You will find matches on four lines, as shown in Figure A-11. The preceding command line will work
correctly only if the
file is in the current directory. If it is in a different directory, you will
need to reflect that in the path for the file that you enter at the command line.
The next section combines the techniques that you have seen so far to find a combination of literally
expressed characters and a sequence of characters.
Matching Sequences of Different Characters
A common task in simple regular expressions is to find a combination of literally specified single charac-
ters plus a sequence of characters.
There is an almost infinite number of possibilities in terms of characters that you could test. This section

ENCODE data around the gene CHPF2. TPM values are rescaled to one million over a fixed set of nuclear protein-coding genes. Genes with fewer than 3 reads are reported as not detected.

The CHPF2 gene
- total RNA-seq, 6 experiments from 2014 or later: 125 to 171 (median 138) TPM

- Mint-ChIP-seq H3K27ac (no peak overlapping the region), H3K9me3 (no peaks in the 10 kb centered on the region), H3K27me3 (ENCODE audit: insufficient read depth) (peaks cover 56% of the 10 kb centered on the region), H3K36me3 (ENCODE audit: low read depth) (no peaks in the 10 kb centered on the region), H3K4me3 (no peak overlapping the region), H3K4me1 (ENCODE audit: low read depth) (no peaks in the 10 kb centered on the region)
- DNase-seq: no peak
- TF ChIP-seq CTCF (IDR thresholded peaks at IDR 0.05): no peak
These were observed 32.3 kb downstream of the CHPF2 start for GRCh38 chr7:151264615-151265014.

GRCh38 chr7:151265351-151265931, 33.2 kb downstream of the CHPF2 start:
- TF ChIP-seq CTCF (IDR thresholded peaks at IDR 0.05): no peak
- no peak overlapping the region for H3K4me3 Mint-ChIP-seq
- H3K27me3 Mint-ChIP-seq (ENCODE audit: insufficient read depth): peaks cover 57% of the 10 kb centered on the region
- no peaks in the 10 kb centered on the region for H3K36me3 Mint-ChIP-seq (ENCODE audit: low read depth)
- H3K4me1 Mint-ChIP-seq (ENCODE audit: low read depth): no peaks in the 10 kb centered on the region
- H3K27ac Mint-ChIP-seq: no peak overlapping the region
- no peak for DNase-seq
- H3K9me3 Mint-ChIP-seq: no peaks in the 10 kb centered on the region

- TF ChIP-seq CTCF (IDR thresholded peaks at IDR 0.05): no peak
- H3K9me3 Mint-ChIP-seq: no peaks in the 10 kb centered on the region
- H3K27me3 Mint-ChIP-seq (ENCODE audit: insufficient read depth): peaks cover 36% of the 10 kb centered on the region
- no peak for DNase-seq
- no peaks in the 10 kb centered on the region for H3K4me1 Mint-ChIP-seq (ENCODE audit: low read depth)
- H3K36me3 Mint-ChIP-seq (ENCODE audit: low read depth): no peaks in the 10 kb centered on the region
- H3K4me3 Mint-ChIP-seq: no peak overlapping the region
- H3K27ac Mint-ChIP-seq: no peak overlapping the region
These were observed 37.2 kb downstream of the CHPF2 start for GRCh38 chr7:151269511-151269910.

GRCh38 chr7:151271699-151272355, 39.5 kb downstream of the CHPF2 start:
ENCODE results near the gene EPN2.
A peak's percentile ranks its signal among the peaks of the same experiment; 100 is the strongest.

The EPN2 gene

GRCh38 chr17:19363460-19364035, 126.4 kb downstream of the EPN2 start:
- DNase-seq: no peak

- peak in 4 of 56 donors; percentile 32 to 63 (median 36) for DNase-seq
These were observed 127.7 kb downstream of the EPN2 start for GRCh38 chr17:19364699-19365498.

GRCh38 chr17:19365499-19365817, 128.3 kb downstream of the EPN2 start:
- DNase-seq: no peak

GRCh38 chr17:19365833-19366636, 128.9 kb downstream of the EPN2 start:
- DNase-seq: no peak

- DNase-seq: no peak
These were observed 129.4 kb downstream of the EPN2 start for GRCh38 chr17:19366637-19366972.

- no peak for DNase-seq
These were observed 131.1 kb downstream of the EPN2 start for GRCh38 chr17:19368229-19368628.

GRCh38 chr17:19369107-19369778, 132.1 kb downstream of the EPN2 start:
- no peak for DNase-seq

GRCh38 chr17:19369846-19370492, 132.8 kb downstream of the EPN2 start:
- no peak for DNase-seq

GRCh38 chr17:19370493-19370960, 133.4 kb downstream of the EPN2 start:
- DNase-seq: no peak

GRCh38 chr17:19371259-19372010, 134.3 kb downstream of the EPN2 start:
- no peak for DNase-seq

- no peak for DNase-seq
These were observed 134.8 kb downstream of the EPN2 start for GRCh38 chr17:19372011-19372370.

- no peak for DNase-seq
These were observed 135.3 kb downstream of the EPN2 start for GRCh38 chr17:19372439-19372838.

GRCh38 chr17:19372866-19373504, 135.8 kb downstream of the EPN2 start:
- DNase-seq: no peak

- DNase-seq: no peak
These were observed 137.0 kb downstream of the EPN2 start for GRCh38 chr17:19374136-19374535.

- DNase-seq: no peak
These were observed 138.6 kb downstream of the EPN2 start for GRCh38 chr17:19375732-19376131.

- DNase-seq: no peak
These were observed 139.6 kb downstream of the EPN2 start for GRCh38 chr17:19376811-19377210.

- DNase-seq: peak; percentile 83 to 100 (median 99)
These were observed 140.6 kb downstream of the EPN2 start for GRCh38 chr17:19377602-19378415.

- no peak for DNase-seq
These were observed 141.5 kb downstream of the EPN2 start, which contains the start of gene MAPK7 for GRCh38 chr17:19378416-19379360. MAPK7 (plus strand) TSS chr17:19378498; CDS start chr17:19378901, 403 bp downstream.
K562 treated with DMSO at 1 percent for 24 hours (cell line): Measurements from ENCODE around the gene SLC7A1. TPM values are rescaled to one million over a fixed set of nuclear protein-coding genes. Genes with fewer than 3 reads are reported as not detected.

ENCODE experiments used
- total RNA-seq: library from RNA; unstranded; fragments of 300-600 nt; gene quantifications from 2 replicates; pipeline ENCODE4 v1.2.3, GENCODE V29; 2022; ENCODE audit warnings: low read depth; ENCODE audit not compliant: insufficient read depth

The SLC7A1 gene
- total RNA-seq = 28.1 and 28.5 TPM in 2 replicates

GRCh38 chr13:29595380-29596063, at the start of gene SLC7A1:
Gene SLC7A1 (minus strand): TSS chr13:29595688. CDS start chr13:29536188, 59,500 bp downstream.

focuses on a very simple list of part numbers and look for part numbers with the code DOR followed by
three numeric digits. In this case, the regular expression should do the following:
Look for a match for uppercase
. If a match is found, check if the next character matches uppercase
that matches, next check if the following character matches uppercase
. If those three matches are pres-
ent, check if the next three characters are numeric digits.
Finding Literal Characters and Sequences of Characters
is the sample file for this example:
First, try it in OpenOffice.org Writer, remembering that you need to use the regular expression pattern
Open the file
in OpenOffice.org Writer, and open the Find And Replace
Dialog box by pressing Ctrl+F.
Check the Regular Expression check box and the Match Case check box.
Enter the pattern
in the Search For text box and click the Find All button.
Appendix A: Simple Regular Expressions
bapp01.qxd:bapp01 10:47 324